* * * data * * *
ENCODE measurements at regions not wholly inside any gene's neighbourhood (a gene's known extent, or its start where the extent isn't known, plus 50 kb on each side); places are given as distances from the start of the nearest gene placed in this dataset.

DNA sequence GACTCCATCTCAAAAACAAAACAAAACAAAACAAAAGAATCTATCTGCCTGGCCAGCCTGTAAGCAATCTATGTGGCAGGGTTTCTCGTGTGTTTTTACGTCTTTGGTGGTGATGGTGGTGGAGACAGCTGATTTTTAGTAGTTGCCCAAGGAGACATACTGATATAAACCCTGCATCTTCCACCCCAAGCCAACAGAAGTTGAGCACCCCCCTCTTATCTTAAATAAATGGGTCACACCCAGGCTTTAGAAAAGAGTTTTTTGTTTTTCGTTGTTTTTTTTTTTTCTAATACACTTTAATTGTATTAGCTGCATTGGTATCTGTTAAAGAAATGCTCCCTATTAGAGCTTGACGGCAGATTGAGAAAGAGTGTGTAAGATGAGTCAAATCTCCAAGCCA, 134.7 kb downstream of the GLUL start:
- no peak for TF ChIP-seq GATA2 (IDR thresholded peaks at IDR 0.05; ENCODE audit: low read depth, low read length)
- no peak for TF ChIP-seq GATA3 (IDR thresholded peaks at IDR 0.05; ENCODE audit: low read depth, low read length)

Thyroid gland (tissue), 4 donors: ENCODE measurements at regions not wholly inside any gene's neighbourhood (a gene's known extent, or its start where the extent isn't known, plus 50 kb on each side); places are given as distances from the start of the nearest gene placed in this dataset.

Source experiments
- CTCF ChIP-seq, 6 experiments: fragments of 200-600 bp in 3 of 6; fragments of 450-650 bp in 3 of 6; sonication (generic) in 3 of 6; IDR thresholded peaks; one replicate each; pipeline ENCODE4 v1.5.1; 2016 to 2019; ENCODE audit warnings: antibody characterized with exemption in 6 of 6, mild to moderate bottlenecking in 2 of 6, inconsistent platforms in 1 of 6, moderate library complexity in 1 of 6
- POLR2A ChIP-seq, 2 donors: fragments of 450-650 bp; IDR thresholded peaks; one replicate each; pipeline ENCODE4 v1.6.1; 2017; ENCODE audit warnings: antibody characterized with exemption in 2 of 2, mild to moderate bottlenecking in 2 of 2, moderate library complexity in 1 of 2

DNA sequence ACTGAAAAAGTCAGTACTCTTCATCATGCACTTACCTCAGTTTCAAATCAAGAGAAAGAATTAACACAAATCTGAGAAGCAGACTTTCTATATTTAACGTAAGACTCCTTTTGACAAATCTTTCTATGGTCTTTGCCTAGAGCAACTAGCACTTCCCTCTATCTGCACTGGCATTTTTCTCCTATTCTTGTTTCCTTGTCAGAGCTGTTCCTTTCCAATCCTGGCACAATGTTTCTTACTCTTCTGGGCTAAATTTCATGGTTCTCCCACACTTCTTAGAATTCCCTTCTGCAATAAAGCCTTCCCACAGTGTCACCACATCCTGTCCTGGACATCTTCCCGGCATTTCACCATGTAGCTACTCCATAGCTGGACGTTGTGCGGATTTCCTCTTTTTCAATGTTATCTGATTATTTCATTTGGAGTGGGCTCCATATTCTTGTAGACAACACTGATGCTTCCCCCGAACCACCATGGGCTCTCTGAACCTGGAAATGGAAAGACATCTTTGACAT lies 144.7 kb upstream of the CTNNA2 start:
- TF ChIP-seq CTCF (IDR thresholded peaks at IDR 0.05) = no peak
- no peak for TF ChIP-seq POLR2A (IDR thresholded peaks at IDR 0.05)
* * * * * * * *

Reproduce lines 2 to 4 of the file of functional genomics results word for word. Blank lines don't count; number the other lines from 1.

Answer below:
DNA sequence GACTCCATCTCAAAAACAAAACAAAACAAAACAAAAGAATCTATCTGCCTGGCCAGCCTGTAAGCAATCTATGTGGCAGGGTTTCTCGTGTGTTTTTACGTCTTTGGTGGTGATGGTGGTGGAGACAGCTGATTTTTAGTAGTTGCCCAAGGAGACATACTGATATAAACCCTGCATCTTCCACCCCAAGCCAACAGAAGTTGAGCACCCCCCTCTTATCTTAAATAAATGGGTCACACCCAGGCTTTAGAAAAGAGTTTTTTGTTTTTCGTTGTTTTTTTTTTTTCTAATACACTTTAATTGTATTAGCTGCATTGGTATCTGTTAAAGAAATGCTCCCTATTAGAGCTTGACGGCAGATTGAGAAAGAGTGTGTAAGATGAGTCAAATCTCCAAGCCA, 134.7 kb downstream of the GLUL start:
- no peak for TF ChIP-seq GATA2 (IDR thresholded peaks at IDR 0.05; ENCODE audit: low read depth, low read length)
- no peak for TF ChIP-seq GATA3 (IDR thresholded peaks at IDR 0.05; ENCODE audit: low read depth, low read length)